Letter Re: Little Life Lessons in Crisis Management

Mr. Rawles,  
I’d like to share some things that happened yesterday at work to really hit home the basics.  (I’m looking to start my own crisis management firm so these really sunk in for me.)  You wouldn’t think of a Library as a hub for disaster, but naturally it just follows people.  Or at least when there are people around, an occurrence becomes a disaster (tree in the woods?).  No place is “safe” from everything.  

1) First Aid Kits — This seems so basic to any of us that we would dismiss minor cuts and scrapes from bearing any seriousness.  “No stitches? No problem.”  Wrong.  If you can’t handle a minor cut in a timely manner how are you going to handle a serious wound?  I think I am going to rename my kits “Quick Aid” to emphasize the necessity of fast response as well as the readiness of response.  Let me explain.  

I was helping move a plexiglas case that came apart and slid down my arm, scraping from mid-thumb to halfway down my forearm.  I didn’t think it hurt, didn’t know anything happened, because it was the feeling of dripping blood that alerted me that I was cut.  We all hate those stupid cuts that think they are war wounds and bleed accordingly.  After cleaning it in the bathroom I came down to get some band aids for my hand, just two dramatic little cuts.  

Currently the building is under construction so things are moved around, including the cabinet in which we keep our “first aid” kit (it’s a jumbled mess of odds and ends and every band aid).  I finally find the cabinet, tear it apart to find the kit, all the while trying not to bleed everywhere still and being thankful that it’s not serious.  Then came applying the first aid cream and band aids with 1.5 hands, since I had to press my cut hand into a towel against my chest to slow the bleeding.  Pretty tricky– you should practice it.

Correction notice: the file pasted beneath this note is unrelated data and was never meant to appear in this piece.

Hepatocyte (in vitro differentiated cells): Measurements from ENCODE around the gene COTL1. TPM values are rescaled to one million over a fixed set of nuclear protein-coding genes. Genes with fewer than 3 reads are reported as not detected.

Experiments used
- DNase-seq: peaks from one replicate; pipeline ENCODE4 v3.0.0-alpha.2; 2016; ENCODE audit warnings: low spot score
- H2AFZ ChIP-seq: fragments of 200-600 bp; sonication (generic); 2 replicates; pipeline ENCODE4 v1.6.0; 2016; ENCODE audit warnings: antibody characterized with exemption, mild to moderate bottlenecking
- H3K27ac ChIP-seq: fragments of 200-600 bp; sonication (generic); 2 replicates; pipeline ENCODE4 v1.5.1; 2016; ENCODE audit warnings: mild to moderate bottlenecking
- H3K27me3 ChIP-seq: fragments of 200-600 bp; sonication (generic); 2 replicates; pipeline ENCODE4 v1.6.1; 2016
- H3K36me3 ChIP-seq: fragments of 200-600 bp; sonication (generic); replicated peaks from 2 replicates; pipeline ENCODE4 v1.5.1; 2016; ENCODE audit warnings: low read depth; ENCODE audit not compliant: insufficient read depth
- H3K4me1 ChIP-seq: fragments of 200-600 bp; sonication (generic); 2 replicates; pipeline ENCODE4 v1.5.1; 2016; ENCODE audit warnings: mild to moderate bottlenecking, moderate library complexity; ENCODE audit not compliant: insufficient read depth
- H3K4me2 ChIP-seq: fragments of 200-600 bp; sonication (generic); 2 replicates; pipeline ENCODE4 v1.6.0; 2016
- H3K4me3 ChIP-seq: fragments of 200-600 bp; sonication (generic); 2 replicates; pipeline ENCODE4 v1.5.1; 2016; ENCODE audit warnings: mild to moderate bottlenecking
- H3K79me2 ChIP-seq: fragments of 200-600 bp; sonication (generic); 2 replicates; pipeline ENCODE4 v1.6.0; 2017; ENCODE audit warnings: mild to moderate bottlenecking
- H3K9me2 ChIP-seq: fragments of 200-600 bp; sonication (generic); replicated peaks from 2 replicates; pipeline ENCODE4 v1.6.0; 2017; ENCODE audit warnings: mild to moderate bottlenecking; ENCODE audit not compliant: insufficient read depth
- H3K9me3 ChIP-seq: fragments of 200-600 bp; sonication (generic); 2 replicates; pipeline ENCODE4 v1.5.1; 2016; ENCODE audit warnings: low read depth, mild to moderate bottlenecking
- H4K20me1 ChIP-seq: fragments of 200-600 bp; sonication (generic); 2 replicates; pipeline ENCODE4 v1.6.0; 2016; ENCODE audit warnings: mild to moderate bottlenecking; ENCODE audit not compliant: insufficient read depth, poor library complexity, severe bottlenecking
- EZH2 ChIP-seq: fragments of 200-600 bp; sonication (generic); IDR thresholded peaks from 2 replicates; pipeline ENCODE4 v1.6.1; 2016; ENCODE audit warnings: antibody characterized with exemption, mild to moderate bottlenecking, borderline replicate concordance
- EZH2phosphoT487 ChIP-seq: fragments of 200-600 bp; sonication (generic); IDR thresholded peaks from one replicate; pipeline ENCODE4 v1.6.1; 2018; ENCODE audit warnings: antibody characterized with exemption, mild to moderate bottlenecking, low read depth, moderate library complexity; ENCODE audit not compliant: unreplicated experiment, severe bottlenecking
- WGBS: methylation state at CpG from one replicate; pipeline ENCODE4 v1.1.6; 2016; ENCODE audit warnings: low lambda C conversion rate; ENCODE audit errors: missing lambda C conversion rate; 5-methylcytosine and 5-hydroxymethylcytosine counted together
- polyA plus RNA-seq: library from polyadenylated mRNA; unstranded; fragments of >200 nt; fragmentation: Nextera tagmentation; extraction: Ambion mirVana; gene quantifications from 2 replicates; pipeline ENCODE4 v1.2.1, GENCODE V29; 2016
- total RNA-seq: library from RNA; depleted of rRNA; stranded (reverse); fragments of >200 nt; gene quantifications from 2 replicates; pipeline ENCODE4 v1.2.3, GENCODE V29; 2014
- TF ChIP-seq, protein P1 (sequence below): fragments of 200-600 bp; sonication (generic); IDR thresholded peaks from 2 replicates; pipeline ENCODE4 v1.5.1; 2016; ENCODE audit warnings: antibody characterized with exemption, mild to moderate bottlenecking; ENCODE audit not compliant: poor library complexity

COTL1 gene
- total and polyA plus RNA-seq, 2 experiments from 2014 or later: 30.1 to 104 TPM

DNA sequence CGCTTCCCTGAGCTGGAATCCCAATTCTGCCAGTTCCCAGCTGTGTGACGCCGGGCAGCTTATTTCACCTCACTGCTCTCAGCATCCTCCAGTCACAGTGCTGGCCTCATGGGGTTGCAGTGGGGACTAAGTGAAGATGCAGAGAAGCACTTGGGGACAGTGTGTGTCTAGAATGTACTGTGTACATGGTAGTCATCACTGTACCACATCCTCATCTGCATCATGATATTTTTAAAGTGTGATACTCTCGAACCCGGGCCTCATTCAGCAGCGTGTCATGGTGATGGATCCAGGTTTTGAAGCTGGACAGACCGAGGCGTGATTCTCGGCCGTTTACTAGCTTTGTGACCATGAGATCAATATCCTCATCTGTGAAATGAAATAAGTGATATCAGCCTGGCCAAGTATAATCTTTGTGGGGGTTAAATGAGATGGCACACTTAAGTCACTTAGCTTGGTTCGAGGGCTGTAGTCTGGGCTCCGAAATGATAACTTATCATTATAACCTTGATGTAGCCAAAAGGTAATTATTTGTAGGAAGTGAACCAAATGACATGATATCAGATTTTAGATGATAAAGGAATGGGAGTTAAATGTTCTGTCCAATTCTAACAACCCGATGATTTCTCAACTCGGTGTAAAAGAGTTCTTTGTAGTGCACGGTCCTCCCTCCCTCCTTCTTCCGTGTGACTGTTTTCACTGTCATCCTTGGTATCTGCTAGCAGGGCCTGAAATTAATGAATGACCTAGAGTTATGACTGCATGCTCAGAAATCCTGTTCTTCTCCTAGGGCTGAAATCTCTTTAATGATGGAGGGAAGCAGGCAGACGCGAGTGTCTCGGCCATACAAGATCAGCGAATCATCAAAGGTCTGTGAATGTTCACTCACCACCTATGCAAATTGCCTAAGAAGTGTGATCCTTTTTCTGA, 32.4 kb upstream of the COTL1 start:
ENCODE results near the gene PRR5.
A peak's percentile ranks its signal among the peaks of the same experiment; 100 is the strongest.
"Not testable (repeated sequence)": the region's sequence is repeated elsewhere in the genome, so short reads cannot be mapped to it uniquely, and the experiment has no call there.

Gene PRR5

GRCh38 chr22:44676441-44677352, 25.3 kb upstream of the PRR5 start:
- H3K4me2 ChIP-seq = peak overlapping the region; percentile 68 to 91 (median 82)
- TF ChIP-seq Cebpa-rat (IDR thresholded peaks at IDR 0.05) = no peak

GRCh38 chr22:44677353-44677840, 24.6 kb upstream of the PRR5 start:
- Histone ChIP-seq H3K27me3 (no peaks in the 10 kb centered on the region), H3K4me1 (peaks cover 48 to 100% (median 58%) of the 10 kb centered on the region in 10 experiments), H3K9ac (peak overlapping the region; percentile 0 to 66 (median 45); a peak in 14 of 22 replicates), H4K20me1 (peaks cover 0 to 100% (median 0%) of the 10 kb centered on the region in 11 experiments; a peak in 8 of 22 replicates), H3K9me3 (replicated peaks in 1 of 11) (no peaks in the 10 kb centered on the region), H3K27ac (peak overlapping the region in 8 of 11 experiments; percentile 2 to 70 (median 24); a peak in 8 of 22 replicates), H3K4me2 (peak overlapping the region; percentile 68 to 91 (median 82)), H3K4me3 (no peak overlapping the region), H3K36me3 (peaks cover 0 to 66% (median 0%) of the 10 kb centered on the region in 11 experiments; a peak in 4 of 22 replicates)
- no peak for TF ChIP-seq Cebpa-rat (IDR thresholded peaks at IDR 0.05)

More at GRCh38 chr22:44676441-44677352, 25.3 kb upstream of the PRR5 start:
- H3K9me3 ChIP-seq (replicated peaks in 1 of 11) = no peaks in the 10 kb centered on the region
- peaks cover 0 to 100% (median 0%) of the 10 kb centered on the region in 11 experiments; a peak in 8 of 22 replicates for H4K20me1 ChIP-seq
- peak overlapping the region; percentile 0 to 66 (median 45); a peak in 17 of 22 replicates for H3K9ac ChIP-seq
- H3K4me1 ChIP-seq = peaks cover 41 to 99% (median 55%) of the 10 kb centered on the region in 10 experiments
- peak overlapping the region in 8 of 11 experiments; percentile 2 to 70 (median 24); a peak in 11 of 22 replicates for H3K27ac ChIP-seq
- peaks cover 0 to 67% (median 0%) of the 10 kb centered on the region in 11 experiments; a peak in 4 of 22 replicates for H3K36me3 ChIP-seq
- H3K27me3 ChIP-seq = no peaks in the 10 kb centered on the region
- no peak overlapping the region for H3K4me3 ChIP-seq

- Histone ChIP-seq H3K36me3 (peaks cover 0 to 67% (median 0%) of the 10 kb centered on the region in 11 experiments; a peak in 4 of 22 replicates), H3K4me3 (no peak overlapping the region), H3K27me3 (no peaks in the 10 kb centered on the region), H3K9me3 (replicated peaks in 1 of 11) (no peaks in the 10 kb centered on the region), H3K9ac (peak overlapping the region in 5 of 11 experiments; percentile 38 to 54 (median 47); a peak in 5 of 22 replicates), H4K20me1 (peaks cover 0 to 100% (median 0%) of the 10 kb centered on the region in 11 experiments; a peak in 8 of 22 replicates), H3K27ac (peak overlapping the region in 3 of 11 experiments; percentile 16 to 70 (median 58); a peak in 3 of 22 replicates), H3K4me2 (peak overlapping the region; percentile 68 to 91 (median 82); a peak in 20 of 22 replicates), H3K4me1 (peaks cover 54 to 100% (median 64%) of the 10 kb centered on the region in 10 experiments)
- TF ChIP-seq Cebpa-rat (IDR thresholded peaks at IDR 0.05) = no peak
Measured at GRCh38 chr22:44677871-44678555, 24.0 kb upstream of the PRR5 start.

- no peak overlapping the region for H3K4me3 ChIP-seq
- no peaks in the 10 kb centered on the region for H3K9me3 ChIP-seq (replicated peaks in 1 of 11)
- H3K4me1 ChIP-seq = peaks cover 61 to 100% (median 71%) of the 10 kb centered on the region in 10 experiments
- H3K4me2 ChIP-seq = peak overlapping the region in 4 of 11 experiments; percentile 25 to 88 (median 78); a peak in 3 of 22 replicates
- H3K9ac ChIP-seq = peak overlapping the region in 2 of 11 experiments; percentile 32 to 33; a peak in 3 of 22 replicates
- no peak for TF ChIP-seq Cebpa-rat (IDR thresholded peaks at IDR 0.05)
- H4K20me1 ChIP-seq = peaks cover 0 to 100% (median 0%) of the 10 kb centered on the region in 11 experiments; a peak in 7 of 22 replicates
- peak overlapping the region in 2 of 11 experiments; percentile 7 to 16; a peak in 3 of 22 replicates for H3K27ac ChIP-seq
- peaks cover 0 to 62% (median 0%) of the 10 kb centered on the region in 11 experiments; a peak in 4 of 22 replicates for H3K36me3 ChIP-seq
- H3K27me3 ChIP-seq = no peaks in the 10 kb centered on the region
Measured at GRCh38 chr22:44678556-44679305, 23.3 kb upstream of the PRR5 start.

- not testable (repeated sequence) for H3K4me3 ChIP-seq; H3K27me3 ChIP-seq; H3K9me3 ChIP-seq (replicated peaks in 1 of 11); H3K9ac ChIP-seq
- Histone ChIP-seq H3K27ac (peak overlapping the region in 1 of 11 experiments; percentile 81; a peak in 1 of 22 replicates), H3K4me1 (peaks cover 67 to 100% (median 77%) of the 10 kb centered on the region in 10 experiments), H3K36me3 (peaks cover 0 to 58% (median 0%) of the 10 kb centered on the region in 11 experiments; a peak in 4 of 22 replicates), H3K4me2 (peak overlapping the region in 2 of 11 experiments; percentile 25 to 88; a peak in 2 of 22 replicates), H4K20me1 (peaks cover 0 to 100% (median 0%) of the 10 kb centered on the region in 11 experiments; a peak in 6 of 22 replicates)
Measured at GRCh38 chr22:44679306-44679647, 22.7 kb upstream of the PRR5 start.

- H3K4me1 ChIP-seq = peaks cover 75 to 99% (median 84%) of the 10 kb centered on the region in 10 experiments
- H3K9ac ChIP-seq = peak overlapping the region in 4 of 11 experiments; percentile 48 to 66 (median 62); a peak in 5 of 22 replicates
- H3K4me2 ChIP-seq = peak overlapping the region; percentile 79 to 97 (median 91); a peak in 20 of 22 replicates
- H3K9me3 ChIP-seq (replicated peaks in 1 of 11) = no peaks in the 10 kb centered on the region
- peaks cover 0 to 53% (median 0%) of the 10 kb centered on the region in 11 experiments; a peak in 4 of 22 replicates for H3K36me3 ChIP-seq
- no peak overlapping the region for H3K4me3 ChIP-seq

2) Reliability of the 911 System — We all know that if emergency responders were flooded with calls (more than a handful at the same time) that it could mean a slow (at best) response to your emergency…IF you can even call them.  No phones, no calls.  

Just yesterday 150 miles north of us a construction team accidentally severed a few communication fibers.  Our internet/phone provider went down for four hours.  Also, the fiber used for 911 calls was out too.  And this is during a perfectly normal day.  Can you see all the problems that can arise on a normal day?  Emergencies happen every day (what about a “bad day”?).  Will everyone know to call the local police department number if 911 is down?  Do they know it or have it?  If their email is down they can’t read such helpful messages being sent them.  (Seriously, I got emails from several sources about what to do but only after everything was back up.)  And personally, I can never find my phone book.  In these days, that’s what the internet is for…  

I just try to remember if you can’t handle something on a small scale don’t think you can handle the big stuff.  I think we need constant reminders of how big the small stuff can be and how useful too.  So many of us have a mindset that mental preparedness will glide us through anything.  Just because you have guns and anticipate WWIII doesn’t mean you will effectively handle an emergency.  It almost seems that without a grid down, bugging out, or bullets flying a lot of our plans are useless.  Prepare for and practice on the small potatoes.   – Harper